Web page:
4 Ways to Help Your Child Create True Friendships

By Jodi Kingsley
Help Your Child Create Friendships; Teens having fun together

Having a group of friends can be a big part of most kids’ feelings of well-being, belonging and self-esteem. Being part of a peer group can affect everything from students’ grades to their emotional health. But the ability to make good friends—and be a good friend to others—has to be taught and nurtured just like any other skill. It is important to understand how we help our children not only make friends, but develop strong, supportive relationships based on mutual respect, kindness and inclusion.

Here are four things you can do to help your kids make true friends:

1. Help them develop their life skills.

Being able to recognize and calmly express their emotions or respond to a friend’s feelings with empathy are powerful life skills that children can start to learn at a very young age. Tools like the social-emotional-learning podcast, The Imagine Neighborhood, use silly stories to introduce children (ages 4-10) to challenging social situations in a safe and entertaining way.

Talking to your child about the questions raised by these kinds of stories is a great opportunity to build their emotional awareness and help them develop effective problem- solving skills.

2. Help them learn to be the kind of friend they’d like to have.

In a landmark study, child development researchers made the surprising discovery that many popular children did not have close, primary friendships with any of their peers. A child can be admired by his classmates, but that child may also be considered bossy, or make other children feel unsafe.

What kids look for in pursuing close relationships is a combination of how that person makes them feel about themselves, how much fun they have with the new person and whether or not they can trust them. Helping even the most popular kid learn to focus on “playing fair,” making connections and treating others with kindness and respect will help them build healthy relationship skills for the future.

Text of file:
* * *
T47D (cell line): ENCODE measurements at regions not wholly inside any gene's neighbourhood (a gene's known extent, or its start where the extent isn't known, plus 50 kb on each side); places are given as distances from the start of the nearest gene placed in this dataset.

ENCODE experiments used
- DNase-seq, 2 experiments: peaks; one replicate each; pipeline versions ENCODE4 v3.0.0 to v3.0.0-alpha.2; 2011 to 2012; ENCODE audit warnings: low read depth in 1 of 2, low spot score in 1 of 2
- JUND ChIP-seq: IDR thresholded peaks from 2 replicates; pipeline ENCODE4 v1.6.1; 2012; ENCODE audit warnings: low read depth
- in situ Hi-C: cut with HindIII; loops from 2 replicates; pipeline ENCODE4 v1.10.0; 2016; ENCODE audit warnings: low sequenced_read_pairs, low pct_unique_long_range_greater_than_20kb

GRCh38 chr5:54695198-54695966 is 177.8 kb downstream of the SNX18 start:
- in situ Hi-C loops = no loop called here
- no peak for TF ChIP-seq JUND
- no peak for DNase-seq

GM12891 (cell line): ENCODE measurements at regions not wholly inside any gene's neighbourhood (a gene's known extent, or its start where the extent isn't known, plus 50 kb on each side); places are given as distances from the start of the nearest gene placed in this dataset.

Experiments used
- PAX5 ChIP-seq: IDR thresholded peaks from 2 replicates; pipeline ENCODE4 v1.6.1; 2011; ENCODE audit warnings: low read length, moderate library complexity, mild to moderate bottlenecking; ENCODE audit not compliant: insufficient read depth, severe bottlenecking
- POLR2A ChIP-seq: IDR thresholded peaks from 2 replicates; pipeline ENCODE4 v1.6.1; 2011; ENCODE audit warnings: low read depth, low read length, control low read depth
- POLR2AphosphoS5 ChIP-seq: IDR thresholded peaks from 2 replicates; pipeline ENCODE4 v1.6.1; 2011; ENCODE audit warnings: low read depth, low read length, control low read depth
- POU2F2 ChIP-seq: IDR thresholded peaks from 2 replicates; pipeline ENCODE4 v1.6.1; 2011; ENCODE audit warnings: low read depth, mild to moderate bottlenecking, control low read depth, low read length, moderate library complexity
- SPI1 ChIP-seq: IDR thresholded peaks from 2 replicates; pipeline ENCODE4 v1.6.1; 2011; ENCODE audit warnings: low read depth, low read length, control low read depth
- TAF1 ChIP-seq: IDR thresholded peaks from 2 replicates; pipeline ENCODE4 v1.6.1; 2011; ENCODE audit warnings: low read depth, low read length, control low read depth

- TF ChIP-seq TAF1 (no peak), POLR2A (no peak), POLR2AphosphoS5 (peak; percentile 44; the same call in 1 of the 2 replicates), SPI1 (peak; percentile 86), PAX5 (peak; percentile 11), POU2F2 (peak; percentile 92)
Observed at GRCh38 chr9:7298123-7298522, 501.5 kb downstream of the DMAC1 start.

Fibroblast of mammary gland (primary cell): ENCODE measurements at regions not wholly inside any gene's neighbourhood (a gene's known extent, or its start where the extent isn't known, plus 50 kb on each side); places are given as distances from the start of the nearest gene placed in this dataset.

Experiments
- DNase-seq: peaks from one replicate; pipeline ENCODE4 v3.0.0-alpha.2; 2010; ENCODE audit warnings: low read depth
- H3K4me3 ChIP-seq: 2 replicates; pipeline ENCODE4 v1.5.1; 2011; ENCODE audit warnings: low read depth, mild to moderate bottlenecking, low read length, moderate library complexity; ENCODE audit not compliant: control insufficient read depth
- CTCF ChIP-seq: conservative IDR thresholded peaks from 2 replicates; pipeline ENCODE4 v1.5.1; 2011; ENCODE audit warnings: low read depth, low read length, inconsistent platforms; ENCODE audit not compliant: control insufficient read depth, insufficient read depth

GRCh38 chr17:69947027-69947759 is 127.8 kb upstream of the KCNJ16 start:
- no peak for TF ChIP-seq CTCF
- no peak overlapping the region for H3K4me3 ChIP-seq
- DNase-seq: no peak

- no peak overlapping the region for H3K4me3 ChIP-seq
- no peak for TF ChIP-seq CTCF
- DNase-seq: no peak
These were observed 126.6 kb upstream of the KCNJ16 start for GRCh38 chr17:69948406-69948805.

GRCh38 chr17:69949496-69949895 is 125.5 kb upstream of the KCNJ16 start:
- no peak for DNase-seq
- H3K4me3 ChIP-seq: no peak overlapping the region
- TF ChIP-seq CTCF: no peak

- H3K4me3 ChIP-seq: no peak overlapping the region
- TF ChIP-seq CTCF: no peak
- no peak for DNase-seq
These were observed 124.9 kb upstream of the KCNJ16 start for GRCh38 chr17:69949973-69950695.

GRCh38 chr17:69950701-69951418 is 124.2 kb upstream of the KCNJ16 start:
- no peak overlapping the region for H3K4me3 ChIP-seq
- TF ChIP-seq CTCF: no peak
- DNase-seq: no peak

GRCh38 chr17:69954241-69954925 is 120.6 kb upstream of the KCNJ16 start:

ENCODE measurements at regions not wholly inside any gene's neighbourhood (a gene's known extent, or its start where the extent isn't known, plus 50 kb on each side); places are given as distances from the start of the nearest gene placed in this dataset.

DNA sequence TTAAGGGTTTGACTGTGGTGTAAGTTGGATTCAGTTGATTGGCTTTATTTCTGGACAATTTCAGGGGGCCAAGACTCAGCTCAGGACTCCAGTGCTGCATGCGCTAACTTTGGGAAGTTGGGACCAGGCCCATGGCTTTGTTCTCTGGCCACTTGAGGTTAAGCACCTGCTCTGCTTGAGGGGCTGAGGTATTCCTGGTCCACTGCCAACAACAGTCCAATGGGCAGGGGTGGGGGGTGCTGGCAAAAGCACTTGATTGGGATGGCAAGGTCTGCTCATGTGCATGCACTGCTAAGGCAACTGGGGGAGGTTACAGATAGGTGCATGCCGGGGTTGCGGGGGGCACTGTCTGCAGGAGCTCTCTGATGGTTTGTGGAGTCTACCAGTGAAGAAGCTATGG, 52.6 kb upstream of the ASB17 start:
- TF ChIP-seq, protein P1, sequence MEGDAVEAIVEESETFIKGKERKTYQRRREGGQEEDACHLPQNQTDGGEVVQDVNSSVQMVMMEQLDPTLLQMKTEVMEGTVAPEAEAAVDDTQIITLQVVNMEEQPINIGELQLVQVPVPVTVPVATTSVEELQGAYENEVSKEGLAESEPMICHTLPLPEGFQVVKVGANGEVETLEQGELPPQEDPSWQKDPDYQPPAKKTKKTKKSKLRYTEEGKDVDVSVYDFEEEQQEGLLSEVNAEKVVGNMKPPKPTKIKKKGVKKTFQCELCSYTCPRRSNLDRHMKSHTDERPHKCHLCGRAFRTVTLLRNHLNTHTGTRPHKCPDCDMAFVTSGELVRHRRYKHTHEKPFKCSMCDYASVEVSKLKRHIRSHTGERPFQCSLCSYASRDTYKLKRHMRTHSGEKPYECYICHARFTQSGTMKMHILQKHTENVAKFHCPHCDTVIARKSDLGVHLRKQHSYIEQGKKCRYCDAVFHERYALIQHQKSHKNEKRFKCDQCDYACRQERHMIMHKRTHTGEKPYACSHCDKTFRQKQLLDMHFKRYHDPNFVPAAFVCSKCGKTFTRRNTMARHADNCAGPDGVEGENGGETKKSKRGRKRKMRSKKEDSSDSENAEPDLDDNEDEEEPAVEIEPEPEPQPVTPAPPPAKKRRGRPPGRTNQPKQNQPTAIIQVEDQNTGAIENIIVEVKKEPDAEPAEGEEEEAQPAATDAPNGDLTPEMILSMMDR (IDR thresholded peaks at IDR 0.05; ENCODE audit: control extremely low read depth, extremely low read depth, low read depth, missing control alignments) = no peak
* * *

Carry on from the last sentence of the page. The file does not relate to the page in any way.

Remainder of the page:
3. Encourage and support diverse friend circles.

It’s common for young people to be hesitant about the unknown, so your child may inadvertently shy away from classmates with different backgrounds or even behave unkindly towards them. Having deep friendships with people from other cultures is associated with better social skills, more empathy and less bias, but these relationships are still uncommon, especially in white families.

Seeing the grown-ups in their lives interact with friends from other backgrounds makes a big difference, and you can also introduce children to cultures outside their own through stories, books and media. The “Imagine Neighborhood” podcast is a good option, as it offers episodes specifically addressing inclusion and making friends across a range of identities (Food Fight, Blizzards and Wizards, Anyone Can Play).

4. Be an example they can aspire to.

Although it can feel like kids don’t pay attention to their grown-ups, every parent knows that, in fact, children are constantly absorbing everything that happens around them. So, although it’s important to talk to young people about having kind, respectful friendships, exercising your own good relationship skills around them is just as impactful.

Every interaction you have is an opportunity to model positive relationships based on kindness and respect—from how you connect with your friends and how you manage your family’s play date guests, to how you interact with everyone from a checkout clerk to a crossing guard.

Best of all, even the mistakes you might make can spark conversations with your kids about the challenges that friendships present for all of us, and let you share your own strategies for making things right.

Not all early friendships are destined to continue past our school years, but the lessons we learn from them can resonate throughout our lives. By nurturing the social-emotional skills that help kids understand both themselves and others, you can play an active role in setting up your child for better friendship outcomes this year and for all their years to come.

Jodi Kingsley is a Chicago-based freelance writer who prides herself on being the cool auntie for her many nieces and nephews.

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